I received this galley in consideration for an honest review.A Million Junes by Emily Henry
Published by Penguin on May 16, 2017
Genres: Young Adult, Fantasy
In their hometown of Five Fingers, Michigan, the O'Donnells and the Angerts have mythic legacies. But for all the tall tales they weave, both founding families are tight-lipped about what caused the century-old rift between them, except to say it began with a cherry tree.
Eighteen-year-old Jack “June” O’Donnell doesn't need a better reason than that. She's an O'Donnell to her core, just like her late father was, and O'Donnells stay away from Angerts. Period.
But when Saul Angert, the son of June's father's mortal enemy, returns to town after three mysterious years away, June can't seem to avoid him. Soon the unthinkable happens: She finds she doesn't exactly hate the gruff, sarcastic boy she was born to loathe.
Saul’s arrival sparks a chain reaction, and as the magic, ghosts, and coywolves of Five Fingers conspire to reveal the truth about the dark moment that started the feud, June must question everything she knows about her family and the father she adored. And she must decide whether it's finally time for her—and all of the O'Donnells before her—to let go.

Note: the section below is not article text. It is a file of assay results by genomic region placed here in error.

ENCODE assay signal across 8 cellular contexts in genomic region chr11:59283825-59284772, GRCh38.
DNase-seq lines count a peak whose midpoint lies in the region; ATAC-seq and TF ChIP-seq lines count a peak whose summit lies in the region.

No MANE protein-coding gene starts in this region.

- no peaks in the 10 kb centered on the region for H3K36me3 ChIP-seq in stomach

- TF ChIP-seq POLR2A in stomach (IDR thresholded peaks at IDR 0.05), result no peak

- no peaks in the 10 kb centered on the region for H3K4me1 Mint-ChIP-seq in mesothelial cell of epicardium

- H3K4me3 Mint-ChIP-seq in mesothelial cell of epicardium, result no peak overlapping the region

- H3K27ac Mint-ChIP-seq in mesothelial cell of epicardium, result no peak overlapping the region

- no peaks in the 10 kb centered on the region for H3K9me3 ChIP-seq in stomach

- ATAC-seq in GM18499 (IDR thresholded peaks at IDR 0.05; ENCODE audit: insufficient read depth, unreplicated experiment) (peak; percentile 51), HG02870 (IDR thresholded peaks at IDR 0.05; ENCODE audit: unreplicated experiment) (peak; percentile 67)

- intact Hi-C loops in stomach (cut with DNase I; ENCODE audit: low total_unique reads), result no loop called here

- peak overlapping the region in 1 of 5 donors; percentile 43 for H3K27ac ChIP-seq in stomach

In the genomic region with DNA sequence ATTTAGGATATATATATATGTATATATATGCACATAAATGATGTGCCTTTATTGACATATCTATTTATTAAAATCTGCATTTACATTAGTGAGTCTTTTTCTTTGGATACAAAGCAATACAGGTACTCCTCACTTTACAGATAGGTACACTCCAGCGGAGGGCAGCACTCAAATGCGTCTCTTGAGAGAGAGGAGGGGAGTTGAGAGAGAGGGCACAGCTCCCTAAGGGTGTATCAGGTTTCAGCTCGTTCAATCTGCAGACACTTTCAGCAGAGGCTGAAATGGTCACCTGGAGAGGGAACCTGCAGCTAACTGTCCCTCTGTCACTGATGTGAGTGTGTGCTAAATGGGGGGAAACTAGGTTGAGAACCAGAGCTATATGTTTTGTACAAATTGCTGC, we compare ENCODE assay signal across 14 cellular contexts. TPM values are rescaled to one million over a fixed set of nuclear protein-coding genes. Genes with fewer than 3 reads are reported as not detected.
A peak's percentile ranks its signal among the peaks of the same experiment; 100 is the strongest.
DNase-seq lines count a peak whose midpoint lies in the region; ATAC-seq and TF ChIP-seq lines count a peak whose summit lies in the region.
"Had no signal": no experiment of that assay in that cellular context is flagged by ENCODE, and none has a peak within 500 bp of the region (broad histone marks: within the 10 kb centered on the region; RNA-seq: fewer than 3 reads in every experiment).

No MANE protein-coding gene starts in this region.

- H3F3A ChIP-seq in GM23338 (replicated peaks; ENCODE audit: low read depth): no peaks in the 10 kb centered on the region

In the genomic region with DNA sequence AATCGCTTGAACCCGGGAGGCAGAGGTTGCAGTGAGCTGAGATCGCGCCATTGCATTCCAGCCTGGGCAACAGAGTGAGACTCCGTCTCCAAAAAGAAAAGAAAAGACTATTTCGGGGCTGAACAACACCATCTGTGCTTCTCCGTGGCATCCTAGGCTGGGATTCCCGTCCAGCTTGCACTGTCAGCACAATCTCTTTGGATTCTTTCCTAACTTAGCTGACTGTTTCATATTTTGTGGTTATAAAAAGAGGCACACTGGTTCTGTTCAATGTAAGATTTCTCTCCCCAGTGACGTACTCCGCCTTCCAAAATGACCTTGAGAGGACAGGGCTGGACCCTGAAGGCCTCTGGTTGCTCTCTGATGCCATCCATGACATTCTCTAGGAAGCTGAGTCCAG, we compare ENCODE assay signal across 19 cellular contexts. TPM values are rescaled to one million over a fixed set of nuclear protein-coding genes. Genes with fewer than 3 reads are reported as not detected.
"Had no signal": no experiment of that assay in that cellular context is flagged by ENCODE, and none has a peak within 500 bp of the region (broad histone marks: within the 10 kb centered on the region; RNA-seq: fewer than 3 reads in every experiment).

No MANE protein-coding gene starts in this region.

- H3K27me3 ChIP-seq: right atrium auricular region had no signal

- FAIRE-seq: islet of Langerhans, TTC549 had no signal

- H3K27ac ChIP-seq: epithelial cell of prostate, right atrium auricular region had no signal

I enjoyed The Love that Split the World so I was very excited to read A Million Junes. Emily Henry has written another unique and heartfelt story that kind of defies explanation, in many ways. There is a feud between two families that is brought back into everyone’s mind when Saul comes back to town. June has friends and a good life, although her father’s death still weighs on her. While her inevitable meet cute with Saul could have been trite, it didn’t feel that way at all. I loved the way they connected, perhaps because even though their families hated each other, it was still something that gave them a shared history. Then, somehow, both June and Saul are drawn into the past and start to see the experiences of the people who have . In so many ways, this story was about grief and the way it carves a path through your life, even if you think you’ve moved past it. With a guardian ghost and “sprites” that seem to store and release memories, Saul and June go on a sometimes painful journey and find answers and closure along the way. It was beautifully written and gave the story a depth that went beyond a simple love story.
A Million Junes has the same sort of small town, magical feel of a Sarah Addison Allen book. Full of interesting characters and uncovered secrets, Five Fingers is the perfect setting for a story like this. It isn’t just the people who are characters, but the forest, the cherry trees, and even the rundown O’Donnell house become characters, as well. Imagining that even the trees were an active part of the story made it so easy to fall into the magical world that Saul and June were trying to figure out. I really enjoyed A Million Junes and its enchanting story. It was romantic, funny, and so bittersweet. If you ever want to escape into a book, A Million Junes would be an excellent choice.